Also I find it interesting, because while I do love STEM and will likely go into a STEM field, I have found myself in a lot of humanities conversations lately. Sometimes it is important to just have a conversation. To not be focused on trying to make an end product, but to just sit and have a deep talk. However, you can’t always just sit and talk because eventually it will start to feel like you are having an empty conversation because it’s the same type of conversation you’ve had before but nothing is changing.

STEM and the Humanities need each other. Humanities, understanding humans, is at the basis of any thing you are trying to design, and you need the STEM skills to then actually design it to help provoke change which then leads to new conversations.

I feel like my thoughts have been all over the place tonight. (Probably doesn’t help with it being so late and my flight to Ohio being such chaos tonight.) I think part of the disjointedness to this writing tonight is because I have so many thoughts about this idea of Humanities and STEM; it feels like they are always working in competition with one another rather than collaboration with one another.

My big thought I guess is that great learning is about overcoming challenges that leads to something where you are able to feel happy and proud about what you’ve accomplished at the end. If you aren’t happy and proud at the end, then why did you do it?

A Transdiciplinary Show


Today I got a neat experience to see an opera during school while on a band/chorus field trip. It was really cool because what I didn’t realize before going was that this was the opera (La Boheme) that Rent was based off of. (I did notice how similar it was after a few minutes though, so it made a lot of sense when I found that out.)

It’s funny because while I missed “school” in terms of in desk time, I instead just always find myself thinking about how putting on a show involves all of my classes and some.

I mean imagine instead of a normal schedule defined my bells, what if instead your school day was based on all of the aspects involved in putting on a show and you just did multiple shows per school year?

The class could pick the theme of the show, then research any history needed to back up the plot. Then the class could write the script while working on discovering motives of different characters and would have to think of everything in a “show don’t tell” mindset since real people would act it out. Students could design and build the set using math and engineering skills including proportions and trigonometry to name a few. Understanding how to safely create and use special effects would likely involve a great deal of chemistry and physics. Then not to mention you could add in an added challenge of making at least one show a musical where physical education would be required to choreograph dance numbers and well as music skills to craft songs as well as play them. Not to mention, after figuring out everything that is going to happen, the class would also have to cast out parts and work on their communication skills to actually produce the show.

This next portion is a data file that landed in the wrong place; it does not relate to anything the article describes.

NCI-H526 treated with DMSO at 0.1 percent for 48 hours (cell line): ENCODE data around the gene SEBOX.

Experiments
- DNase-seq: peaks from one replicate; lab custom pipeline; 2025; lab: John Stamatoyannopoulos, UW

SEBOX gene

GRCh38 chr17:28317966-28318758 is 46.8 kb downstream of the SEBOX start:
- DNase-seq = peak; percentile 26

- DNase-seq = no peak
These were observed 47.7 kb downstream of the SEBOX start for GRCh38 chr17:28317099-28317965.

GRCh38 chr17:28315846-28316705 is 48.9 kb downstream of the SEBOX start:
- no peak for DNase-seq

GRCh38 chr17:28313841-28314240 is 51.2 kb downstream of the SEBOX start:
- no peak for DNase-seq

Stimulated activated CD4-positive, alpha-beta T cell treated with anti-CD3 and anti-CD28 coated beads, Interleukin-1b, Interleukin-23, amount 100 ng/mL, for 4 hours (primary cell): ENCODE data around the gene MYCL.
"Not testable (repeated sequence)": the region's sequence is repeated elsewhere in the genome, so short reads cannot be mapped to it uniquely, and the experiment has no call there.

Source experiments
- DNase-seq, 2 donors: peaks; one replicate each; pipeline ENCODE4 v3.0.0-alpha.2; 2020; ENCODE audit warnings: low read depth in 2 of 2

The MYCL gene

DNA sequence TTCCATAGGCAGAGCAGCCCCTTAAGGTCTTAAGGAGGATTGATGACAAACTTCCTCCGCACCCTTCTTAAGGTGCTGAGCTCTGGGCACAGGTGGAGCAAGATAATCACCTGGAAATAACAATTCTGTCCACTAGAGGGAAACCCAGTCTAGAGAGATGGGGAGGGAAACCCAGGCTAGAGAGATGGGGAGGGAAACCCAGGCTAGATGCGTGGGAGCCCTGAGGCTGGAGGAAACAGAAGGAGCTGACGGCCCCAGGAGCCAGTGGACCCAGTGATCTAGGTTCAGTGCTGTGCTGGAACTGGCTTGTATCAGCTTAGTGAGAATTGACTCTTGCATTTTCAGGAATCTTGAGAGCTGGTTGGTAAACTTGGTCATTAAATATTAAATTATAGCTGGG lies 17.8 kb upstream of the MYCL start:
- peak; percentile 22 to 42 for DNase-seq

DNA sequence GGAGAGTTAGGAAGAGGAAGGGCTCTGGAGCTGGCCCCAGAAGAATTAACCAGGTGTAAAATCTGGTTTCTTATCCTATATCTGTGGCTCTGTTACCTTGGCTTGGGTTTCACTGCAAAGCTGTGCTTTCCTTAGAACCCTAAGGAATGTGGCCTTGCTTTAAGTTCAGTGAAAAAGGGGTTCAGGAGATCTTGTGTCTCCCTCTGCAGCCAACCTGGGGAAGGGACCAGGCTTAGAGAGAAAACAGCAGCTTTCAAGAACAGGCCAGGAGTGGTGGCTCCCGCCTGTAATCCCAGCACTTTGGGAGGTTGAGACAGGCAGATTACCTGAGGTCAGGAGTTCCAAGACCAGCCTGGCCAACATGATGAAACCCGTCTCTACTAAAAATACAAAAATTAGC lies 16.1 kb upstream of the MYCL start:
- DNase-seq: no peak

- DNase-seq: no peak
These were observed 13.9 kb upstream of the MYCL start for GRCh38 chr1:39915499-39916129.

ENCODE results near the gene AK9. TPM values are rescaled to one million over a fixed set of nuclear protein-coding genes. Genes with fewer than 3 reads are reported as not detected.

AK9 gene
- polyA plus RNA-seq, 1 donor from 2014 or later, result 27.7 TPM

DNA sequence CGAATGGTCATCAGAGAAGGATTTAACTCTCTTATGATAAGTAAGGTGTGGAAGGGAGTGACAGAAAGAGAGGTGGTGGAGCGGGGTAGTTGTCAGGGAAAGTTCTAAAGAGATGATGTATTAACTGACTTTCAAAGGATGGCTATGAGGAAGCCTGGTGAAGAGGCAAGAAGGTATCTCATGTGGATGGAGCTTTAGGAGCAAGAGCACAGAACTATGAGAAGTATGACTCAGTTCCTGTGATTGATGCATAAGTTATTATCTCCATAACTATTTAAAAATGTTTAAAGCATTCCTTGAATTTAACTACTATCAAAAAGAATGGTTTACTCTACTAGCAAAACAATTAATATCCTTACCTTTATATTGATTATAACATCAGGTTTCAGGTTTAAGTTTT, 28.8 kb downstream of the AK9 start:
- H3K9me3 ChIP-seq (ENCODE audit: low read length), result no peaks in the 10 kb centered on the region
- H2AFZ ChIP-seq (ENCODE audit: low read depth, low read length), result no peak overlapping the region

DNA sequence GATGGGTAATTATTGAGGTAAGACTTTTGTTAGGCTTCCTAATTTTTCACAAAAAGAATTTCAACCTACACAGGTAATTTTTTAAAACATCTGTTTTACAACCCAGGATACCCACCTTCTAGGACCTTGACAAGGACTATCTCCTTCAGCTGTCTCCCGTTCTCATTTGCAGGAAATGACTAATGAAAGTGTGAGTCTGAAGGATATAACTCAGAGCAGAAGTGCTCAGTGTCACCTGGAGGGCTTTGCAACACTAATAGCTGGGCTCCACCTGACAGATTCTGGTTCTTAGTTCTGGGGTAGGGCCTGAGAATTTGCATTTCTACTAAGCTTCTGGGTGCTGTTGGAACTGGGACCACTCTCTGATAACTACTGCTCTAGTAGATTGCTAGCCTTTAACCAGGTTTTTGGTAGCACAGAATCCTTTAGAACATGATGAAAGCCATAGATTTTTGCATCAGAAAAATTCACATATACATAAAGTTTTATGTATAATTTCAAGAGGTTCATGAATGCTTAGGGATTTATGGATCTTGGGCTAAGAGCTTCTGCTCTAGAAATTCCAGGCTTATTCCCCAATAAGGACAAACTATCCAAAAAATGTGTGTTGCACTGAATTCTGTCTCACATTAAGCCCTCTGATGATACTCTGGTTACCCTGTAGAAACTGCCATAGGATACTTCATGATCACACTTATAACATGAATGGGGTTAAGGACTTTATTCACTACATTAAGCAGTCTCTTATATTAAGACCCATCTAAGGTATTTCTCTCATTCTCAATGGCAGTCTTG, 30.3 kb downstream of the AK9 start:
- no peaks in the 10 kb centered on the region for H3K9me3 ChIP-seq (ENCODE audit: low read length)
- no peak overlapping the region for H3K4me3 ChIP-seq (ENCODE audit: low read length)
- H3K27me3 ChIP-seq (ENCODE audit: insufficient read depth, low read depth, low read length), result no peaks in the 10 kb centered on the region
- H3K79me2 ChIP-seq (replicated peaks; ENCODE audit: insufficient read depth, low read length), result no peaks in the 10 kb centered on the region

If you really wanted to make things challenging you could even add in foreign language, puppets, politics, making a statement on a controversial topic, live animals, robotics, and so many more creative possibilities for learning.

With the help of a few mentors from various subject areas (and at least one person with more preforming arts background), this would be such a cool way to have school! We could even go on field trips to see other plays, talk to people in various fields about the best way to create certain experiences, and get inspiration for our shows. Then we could invite the people that help us to come see our final project.

Just saying, the feeling I get after a certain call for a great show or presentation (especially when we get a standing ovation) when people come up to me afterwards to talk about it, that feeling is unmatched by any grade I’ve ever gotten on any assignment in any class.

I’m a Multipotentialite

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Typically I wait until night (often very late at night…) before blogging because I want to see what all happens in my day before discussing just one thing, but today is different. I love being different. I think I’ve always known I’ve been different.

I’m that kid that has a million different interests and am always busy working on something that may seem unrelated to some people. I’m curious and passionate about music, soccer, math, games (particularly cards), acrobatics, design, theater, gymnastics, coaching, the Renaissance, teaching, Girl Scouting, mentoring, innovating, bringing communities together, learning, education reform, storytelling, engineering, the impact of space on a community, student voice, writing, reading, project based learning, and the list could go on…

Just last week I was asked by at least 3 different people the question that is the story of my life, “What don’t you do?”

My first thought to that question is, “Well there’s a bunch I don’t do–yet.”